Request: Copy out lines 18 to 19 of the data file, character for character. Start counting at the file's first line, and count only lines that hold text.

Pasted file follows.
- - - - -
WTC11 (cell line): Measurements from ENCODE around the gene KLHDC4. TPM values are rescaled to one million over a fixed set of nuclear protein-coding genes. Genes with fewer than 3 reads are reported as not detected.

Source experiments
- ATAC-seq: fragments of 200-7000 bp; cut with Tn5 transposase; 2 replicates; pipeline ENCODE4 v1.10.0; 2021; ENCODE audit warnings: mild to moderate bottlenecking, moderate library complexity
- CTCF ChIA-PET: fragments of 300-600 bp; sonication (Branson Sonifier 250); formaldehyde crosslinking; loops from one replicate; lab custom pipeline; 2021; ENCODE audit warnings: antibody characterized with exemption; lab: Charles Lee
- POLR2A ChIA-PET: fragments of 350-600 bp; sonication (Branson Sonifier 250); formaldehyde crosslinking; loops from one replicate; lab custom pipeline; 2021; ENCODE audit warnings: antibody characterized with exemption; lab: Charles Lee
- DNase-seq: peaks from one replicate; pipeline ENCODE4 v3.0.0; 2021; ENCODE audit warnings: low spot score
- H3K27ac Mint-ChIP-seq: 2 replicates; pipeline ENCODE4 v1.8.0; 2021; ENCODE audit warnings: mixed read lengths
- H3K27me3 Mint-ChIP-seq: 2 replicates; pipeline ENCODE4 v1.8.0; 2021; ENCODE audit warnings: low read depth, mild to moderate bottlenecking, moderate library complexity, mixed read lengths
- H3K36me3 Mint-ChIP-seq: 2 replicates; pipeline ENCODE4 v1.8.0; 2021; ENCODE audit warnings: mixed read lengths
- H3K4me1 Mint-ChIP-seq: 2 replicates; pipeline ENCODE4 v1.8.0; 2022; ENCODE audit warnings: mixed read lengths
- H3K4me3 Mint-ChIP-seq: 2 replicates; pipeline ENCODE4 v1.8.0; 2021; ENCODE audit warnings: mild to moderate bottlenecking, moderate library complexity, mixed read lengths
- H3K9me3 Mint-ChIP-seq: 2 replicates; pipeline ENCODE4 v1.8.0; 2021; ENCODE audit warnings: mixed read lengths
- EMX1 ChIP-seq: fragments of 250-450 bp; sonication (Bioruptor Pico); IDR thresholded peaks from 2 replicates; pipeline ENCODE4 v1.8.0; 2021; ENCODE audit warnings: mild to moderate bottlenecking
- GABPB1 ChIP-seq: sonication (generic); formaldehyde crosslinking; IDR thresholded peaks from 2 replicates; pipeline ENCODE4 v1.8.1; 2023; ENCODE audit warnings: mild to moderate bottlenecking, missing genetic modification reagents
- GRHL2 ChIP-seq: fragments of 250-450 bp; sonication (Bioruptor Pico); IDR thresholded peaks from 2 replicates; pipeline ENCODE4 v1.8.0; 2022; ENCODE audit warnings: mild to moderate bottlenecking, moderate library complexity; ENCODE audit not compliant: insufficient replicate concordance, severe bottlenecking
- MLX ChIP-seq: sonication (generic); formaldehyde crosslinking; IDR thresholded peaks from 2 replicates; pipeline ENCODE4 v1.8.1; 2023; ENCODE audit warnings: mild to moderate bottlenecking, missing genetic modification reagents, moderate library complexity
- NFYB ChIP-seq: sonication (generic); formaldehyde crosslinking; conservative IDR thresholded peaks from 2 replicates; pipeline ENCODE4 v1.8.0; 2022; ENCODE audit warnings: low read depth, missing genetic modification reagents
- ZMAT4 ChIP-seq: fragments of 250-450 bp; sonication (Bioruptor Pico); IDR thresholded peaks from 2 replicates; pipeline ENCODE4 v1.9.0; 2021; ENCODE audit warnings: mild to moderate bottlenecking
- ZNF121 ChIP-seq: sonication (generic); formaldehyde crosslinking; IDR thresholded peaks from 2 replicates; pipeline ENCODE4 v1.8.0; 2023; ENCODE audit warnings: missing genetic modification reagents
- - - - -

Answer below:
- ZMAT4 ChIP-seq: fragments of 250-450 bp; sonication (Bioruptor Pico); IDR thresholded peaks from 2 replicates; pipeline ENCODE4 v1.9.0; 2021; ENCODE audit warnings: mild to moderate bottlenecking
- ZNF121 ChIP-seq: sonication (generic); formaldehyde crosslinking; IDR thresholded peaks from 2 replicates; pipeline ENCODE4 v1.8.0; 2023; ENCODE audit warnings: missing genetic modification reagents